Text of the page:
But the opposite. While he's technically a stuntman, Cliff does very little stunt work. Instead, he primarily does odd jobs for Rick. He drives him around; he picks up stuff for him; he's there whenever he's needed, like a denim-clad butler. Like Rick, his career in showbiz is on the skids, and for a potentially good reason: word around town is that Cliff murdered his wife. Once Upon a Time in Hollywood gives us a quick flashback to this, and never states one way or another what happened. There's a chance the death was accidental. There's also a chance it wasn't. This moral ambiguity hangs over Cliff and colors him in darker tones. But Pitt is so likable; so cool; and yes, so god damn handsome, that it's very easy to fall under Cliff's sway. It certainly doesn't hurt that Cliff has a cute dog: a huge, lovable, scene-stealing pit bull named Brandy.

While Cliff zooms around LA in his car at dangerous speeds, taking breaks to effortlessly leap up onto rooftops like a damn ninja, Rick spirals down the drain. He's a star in the sense that people know his name, but he's not where he thought he'd be. At the start of the film, he meets with super-agent Marvin Schwarzs (Al Pacino, in a brief but wonderful part), who basically tells Rick that he's become nothing more than a punchline. Marvin thinks he has the solution: Rick should go to Italy and make spaghetti Westerns. But Rick would rather die. He doesn't want to be an Italian movie star. He wants to belong solely to Hollywood.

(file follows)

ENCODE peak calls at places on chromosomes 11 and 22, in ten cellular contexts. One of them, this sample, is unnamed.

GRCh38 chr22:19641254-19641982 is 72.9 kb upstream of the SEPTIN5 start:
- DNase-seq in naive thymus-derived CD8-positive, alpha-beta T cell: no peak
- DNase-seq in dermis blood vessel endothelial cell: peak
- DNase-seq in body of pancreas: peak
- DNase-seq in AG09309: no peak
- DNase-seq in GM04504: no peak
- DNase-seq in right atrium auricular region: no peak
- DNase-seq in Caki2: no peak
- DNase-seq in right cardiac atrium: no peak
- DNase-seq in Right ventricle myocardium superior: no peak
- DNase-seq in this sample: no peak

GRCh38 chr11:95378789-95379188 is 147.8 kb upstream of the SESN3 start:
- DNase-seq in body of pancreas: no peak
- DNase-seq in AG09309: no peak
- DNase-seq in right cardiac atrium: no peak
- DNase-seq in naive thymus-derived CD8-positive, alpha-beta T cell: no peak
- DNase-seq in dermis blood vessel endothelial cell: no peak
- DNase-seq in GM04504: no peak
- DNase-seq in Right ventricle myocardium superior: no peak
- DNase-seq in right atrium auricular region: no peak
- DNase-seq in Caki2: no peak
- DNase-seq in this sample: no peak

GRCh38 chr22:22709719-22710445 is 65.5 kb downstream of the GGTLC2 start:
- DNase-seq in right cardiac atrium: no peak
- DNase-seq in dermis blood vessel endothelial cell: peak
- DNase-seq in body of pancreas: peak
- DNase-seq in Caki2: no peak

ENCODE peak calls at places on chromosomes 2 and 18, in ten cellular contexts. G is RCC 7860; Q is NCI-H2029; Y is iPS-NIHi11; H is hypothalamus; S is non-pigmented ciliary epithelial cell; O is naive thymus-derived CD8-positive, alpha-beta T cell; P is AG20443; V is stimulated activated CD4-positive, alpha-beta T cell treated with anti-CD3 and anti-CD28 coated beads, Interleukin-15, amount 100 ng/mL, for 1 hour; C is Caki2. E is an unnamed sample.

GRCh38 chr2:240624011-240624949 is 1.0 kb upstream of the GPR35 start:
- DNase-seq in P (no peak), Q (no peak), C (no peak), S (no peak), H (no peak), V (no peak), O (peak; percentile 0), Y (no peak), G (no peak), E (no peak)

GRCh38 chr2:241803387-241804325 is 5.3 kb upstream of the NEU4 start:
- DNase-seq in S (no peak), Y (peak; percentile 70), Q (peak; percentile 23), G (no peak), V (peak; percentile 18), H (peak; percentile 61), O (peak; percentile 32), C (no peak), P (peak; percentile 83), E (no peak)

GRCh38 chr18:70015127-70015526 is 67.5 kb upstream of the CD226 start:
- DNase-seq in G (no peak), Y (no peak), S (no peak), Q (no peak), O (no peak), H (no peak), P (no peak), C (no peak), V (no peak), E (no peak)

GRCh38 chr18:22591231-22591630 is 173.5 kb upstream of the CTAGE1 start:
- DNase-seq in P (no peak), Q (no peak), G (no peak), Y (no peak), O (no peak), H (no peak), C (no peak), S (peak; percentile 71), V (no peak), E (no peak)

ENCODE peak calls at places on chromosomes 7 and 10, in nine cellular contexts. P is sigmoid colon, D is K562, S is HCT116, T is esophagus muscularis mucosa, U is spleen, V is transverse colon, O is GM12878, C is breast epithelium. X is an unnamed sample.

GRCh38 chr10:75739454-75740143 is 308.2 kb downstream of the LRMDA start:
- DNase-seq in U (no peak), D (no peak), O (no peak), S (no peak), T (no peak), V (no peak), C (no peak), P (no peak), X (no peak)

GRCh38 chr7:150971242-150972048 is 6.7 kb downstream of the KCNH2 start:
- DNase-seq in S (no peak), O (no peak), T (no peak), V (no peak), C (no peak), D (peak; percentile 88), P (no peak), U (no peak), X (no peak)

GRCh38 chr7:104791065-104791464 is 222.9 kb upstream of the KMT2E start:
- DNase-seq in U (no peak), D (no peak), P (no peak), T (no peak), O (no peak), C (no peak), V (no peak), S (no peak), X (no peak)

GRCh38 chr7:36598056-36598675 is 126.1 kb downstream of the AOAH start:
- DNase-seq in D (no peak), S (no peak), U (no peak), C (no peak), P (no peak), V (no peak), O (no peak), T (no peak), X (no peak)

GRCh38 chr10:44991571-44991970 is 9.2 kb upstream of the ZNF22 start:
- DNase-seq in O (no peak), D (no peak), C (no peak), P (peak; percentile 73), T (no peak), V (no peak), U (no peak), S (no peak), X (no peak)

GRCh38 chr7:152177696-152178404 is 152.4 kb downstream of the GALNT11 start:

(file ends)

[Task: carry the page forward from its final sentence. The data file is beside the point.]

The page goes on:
He's still booking parts. He's landing tons of guest roles on TV shows – usually as cowboys, since it was a cowboy TV show (Bounty Law) that made him famous. But to what end? He can learn his lines, but more often than not, he drinks himself into a stupor and blows them. While on the set of Lancer, he has something of an existential crisis. First, the director, Sam Wanamaker (Nicholas Hammond), buries Rick in make-up. "I hired you to be an actor, not a TV cowboy," he tells a befuddled Rick. Then, Rick breaks down crying while conversing with a far more professional co-star...who is also a child (played to perfection by young actress actor Julia Butters).